Furthest Right


The emergence of liberalism is not unique to the industrialized West. Nor it is unique to the modern time, or technology, or our complex financial systems. Liberalism is as old as humanity.

When people decide they want to pay attention to themselves more than reality, an occurrence which inevitably follows any population bloom, they begin a long slow progress like becoming obese. A candy bar here, an extra beer there, and each year a few pounds are added. Suddenly at 40 the slim 18-year-old is a marshmallow of 300 lbs.

This slow attack is hard to detect because people like to hide behind what is not immediately visible. If you claim that doom awaits, but in 50 years, only the 1% of the population with the brains and character to think ahead are going to care about what you’re talking about. The 99% are going to change the channel.

Liberal ideology holds that those 99% are in fact blameless paragons of virtue and they are in a subordinate position only by chance or oppression. As the slow attack gains momentum, what was initially an excuse (I didn’t perform well because I was oppressed because I was not treated equally) becomes a cause of action, namely the elimination of all inequality.

But that too goes through layers of interpretation. At first it is innocent, a cry for meritocracy. Then it becomes a crusade against those who violate it. Finally it becomes a demand for subsidies for all of those who did not make it to the bar labeled “equal.” Eventually, society consumes itself like a dog chasing its tail, forever self-critical of its inability to be totally equal.

An important part of this myth is the idea that some people are born The Beautiful People and enjoy a life of luxury, happiness, plenty and ease that the rest of us are denied. It’s not that we don’t have it; it’s that someone else has it, and since we’re all equal, the only way it can be that we do not have this is that someone denied it to us, oppressed us or otherwise used inequality as a weapon against us. In order to sustain this fantasy, we have to assume that all people are born with a “blank slate,” or equal abilities and potential, depending only on “nurture” or the circumstances of their upbringing. This illusion allows us to demand equality so that every person has an equal shot at becoming whatever they want to be.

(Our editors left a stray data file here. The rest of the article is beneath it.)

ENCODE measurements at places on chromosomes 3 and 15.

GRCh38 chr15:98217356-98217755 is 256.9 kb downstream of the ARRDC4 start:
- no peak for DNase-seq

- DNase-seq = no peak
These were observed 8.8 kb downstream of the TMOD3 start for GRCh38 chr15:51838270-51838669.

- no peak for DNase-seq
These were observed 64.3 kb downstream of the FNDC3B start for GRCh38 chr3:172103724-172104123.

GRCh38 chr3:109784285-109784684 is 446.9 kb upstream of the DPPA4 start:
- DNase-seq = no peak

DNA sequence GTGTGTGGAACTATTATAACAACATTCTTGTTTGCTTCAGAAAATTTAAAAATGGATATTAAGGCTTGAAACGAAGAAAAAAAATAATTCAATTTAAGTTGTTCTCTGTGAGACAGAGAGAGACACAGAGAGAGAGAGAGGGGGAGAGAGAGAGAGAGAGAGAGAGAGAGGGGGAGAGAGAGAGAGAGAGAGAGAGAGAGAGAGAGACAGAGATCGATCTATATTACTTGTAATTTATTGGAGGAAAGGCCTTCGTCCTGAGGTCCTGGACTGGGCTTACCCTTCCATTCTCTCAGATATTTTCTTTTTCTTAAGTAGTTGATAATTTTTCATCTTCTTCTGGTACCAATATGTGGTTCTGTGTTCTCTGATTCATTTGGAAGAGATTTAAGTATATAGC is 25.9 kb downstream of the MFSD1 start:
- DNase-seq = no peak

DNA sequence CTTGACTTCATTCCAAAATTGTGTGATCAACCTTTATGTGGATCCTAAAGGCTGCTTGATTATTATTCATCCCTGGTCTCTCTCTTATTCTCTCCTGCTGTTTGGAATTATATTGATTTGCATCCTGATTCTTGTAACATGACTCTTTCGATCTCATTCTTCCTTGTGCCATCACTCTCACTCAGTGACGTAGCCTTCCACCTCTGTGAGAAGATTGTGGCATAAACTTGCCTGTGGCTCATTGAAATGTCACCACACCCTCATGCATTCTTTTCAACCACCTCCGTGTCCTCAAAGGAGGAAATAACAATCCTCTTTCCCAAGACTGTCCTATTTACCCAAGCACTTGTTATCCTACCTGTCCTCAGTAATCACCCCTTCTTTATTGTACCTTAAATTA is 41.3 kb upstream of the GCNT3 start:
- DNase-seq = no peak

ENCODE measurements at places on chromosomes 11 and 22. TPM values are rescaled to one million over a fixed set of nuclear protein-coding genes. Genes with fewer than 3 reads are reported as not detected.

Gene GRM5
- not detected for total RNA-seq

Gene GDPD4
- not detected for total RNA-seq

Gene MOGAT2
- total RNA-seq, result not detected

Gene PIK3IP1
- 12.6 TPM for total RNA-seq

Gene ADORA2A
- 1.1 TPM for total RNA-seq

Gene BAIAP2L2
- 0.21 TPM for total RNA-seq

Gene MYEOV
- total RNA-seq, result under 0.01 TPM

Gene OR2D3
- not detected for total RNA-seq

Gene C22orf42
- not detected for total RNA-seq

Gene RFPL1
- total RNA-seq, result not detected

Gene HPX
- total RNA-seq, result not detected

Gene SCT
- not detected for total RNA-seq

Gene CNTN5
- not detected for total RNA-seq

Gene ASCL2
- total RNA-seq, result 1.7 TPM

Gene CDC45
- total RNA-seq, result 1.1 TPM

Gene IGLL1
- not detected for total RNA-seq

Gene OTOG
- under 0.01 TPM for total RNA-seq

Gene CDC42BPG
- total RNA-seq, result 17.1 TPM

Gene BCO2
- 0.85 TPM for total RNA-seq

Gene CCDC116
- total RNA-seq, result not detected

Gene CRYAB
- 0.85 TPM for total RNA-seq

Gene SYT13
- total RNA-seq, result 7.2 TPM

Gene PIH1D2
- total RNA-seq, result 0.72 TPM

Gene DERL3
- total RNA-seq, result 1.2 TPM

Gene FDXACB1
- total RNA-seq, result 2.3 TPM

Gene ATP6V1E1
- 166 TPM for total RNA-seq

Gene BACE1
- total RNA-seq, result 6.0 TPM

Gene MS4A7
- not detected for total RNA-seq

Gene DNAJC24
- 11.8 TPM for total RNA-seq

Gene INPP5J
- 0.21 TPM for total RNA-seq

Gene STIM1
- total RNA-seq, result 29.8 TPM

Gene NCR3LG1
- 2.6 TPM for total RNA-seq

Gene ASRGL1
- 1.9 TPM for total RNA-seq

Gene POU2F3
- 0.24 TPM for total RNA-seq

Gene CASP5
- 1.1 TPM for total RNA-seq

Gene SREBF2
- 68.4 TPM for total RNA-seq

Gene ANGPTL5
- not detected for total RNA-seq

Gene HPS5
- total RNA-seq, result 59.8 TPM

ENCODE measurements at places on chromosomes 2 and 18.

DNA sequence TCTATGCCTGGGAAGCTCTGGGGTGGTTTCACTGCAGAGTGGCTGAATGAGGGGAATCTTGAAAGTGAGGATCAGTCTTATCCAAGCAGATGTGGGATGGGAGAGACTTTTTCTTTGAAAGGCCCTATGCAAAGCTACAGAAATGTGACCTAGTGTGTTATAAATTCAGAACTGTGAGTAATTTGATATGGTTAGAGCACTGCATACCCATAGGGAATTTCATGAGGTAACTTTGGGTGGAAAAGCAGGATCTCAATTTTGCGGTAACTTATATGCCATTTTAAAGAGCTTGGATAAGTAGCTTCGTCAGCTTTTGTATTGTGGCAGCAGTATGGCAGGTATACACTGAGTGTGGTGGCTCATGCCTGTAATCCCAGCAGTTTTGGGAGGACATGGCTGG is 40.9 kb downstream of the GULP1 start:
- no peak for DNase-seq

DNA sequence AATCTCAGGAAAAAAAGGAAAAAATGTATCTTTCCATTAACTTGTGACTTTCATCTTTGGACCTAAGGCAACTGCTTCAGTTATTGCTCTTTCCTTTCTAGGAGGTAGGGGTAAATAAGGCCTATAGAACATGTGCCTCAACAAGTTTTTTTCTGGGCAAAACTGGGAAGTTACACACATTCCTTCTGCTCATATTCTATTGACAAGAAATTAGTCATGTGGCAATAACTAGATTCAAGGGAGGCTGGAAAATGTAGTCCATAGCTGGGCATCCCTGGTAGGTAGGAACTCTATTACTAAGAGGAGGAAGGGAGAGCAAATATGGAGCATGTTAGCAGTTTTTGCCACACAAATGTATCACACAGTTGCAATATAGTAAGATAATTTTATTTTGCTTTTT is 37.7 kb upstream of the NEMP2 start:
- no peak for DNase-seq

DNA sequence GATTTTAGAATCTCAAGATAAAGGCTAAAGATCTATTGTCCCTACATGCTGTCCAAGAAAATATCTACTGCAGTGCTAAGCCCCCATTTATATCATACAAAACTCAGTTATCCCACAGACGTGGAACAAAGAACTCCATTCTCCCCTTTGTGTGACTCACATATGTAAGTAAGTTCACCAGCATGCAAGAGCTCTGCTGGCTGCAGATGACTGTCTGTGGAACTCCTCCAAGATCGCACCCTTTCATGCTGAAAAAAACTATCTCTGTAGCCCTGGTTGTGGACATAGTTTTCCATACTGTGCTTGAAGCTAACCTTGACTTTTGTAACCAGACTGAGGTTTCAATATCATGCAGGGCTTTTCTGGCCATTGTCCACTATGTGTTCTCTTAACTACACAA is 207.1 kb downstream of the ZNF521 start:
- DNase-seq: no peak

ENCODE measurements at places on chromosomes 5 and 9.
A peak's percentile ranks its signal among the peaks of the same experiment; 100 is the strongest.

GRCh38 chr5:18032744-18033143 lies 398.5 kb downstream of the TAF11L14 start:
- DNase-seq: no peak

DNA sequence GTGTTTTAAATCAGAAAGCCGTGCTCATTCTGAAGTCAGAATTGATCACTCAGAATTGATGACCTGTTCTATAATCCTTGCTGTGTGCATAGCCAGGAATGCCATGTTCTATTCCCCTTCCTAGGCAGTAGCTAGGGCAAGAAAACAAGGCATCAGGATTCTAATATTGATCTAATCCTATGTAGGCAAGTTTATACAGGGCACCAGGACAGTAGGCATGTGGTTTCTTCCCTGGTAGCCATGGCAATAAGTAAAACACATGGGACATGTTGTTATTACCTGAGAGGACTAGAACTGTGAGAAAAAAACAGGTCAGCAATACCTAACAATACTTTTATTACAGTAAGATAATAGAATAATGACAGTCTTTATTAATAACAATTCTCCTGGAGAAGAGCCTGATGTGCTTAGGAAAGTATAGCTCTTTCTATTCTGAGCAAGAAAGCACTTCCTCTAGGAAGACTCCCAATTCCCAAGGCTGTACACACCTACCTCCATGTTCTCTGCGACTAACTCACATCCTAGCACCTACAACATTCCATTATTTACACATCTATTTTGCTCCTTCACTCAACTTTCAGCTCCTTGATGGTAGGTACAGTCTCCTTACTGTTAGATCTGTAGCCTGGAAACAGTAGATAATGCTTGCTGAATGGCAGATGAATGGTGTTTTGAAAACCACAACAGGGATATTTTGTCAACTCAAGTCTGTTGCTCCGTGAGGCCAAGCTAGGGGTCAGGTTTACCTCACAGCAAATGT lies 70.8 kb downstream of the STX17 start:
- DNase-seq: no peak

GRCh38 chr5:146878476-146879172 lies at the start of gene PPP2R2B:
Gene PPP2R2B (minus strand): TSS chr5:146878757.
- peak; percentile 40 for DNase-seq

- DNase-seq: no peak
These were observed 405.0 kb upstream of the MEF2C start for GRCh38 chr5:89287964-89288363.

Thus this illusion requires constant warfare against The Beautiful People. If they have more than us, that’s excess that should be re-distributed. In fact, if we divide everything up equally, there will be no strife and happiness can reign forever. That is called “progress.” And yet what is really happening, slowly at first but accelerating in the second century, is the replacement of the former The Beautiful People with a new group of favored ones. We can call this new group BPs, for Beautiful People, because such acronyms fit with the atmosphere of governments, non-profits and academics who most vigorously champion this idea, speaking over their wineglasses from their own gated communities.

The BPs are a new group that doesn’t resemble the golden Beautiful People of the 1950s or more. To be part of the BPs, you can’t be born with any kind of advantage. In fact, the more degraded your origins, the better. BPs are hipsters and immigrants from impoverished countries, the homeless and the lowly, those who have experimented with being in pornography and taking hard drugs, those who may be criminal but have artistic visions, those who are anonymous but think themselves superstars. These are the new beautiful people, replacing those A students on the football team of classic American lore.

Our mass-culture emphasizes these BPs. Whether it’s the Puerto Rican street gang from West Side Story or the “downtown man” of Uptown Girl, the point is that that which is born privileged is giving way to that which is not. The flower girl in My Fair Lady deserves an upper-crust man, and their love must be true, because it crosses those ugly unequal lines. When a prince marries a Kate Middleton, despite her family having forged their fortune through dubious means and her sister being essentially a prostitute, we all get that little glow inside of us. Inequality is banished, now pacifism and brotherhood can wipe away all those dark thoughts and unsettling realities. We can live in peace and prosperity together.

This is the impetus behind the creation of the BPs. We don’t want the beautiful people; we want the ugly, so they can be lifted up. We want the poor, so they can be gifted with wealth. We want the foreign, the alien, and the dangerous, so we can extend to them the privilege of our birthright. The purpose is to make ourselves feel good, not to care about them; they are the means to the end of our happiness, our uplifting moments, and our sense of well-being through altruism. And yet, when morning comes and the hangover passes, we see that even our well-intentioned acts have consequences and that perhaps those are more grave than a transient feeling.

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